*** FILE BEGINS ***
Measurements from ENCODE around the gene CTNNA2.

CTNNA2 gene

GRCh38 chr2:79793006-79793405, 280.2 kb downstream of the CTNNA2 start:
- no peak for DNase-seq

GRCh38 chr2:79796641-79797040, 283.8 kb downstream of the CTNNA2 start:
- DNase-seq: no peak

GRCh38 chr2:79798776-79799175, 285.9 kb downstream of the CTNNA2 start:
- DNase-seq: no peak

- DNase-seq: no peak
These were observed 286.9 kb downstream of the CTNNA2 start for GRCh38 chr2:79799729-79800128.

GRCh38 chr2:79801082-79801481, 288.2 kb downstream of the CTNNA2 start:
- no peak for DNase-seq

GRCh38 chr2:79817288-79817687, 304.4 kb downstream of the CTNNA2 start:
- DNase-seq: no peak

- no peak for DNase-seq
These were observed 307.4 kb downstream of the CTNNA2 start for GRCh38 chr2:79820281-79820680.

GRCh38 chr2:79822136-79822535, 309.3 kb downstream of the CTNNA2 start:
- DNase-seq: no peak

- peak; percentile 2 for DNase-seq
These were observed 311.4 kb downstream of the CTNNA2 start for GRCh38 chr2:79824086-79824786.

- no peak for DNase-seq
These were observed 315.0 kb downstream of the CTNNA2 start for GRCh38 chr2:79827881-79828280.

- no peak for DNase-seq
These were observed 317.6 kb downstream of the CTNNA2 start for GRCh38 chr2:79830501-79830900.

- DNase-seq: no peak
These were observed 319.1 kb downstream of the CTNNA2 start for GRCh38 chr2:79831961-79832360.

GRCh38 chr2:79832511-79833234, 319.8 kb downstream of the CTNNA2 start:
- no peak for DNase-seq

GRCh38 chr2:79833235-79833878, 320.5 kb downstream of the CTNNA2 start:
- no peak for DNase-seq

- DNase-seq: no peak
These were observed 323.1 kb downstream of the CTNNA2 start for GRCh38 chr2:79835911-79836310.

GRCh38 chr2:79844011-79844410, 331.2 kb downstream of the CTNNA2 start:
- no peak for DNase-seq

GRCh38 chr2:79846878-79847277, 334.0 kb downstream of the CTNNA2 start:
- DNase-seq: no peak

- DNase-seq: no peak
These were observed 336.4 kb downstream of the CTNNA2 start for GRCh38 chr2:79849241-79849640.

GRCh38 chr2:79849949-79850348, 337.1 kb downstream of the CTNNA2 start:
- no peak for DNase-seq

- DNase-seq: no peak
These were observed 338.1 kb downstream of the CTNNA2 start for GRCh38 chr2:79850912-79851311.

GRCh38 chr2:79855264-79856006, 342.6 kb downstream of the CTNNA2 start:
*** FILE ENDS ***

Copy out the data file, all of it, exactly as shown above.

Measurements from ENCODE around the gene CTNNA2.

CTNNA2 gene

GRCh38 chr2:79793006-79793405, 280.2 kb downstream of the CTNNA2 start:
- no peak for DNase-seq

GRCh38 chr2:79796641-79797040, 283.8 kb downstream of the CTNNA2 start:
- DNase-seq: no peak

GRCh38 chr2:79798776-79799175, 285.9 kb downstream of the CTNNA2 start:
- DNase-seq: no peak

- DNase-seq: no peak
These were observed 286.9 kb downstream of the CTNNA2 start for GRCh38 chr2:79799729-79800128.

GRCh38 chr2:79801082-79801481, 288.2 kb downstream of the CTNNA2 start:
- no peak for DNase-seq

GRCh38 chr2:79817288-79817687, 304.4 kb downstream of the CTNNA2 start:
- DNase-seq: no peak

- no peak for DNase-seq
These were observed 307.4 kb downstream of the CTNNA2 start for GRCh38 chr2:79820281-79820680.

GRCh38 chr2:79822136-79822535, 309.3 kb downstream of the CTNNA2 start:
- DNase-seq: no peak

- peak; percentile 2 for DNase-seq
These were observed 311.4 kb downstream of the CTNNA2 start for GRCh38 chr2:79824086-79824786.

- no peak for DNase-seq
These were observed 315.0 kb downstream of the CTNNA2 start for GRCh38 chr2:79827881-79828280.

- no peak for DNase-seq
These were observed 317.6 kb downstream of the CTNNA2 start for GRCh38 chr2:79830501-79830900.

- DNase-seq: no peak
These were observed 319.1 kb downstream of the CTNNA2 start for GRCh38 chr2:79831961-79832360.

GRCh38 chr2:79832511-79833234, 319.8 kb downstream of the CTNNA2 start:
- no peak for DNase-seq

GRCh38 chr2:79833235-79833878, 320.5 kb downstream of the CTNNA2 start:
- no peak for DNase-seq

- DNase-seq: no peak
These were observed 323.1 kb downstream of the CTNNA2 start for GRCh38 chr2:79835911-79836310.

GRCh38 chr2:79844011-79844410, 331.2 kb downstream of the CTNNA2 start:
- no peak for DNase-seq

GRCh38 chr2:79846878-79847277, 334.0 kb downstream of the CTNNA2 start:
- DNase-seq: no peak

- DNase-seq: no peak
These were observed 336.4 kb downstream of the CTNNA2 start for GRCh38 chr2:79849241-79849640.

GRCh38 chr2:79849949-79850348, 337.1 kb downstream of the CTNNA2 start:
- no peak for DNase-seq

- DNase-seq: no peak
These were observed 338.1 kb downstream of the CTNNA2 start for GRCh38 chr2:79850912-79851311.

GRCh38 chr2:79855264-79856006, 342.6 kb downstream of the CTNNA2 start: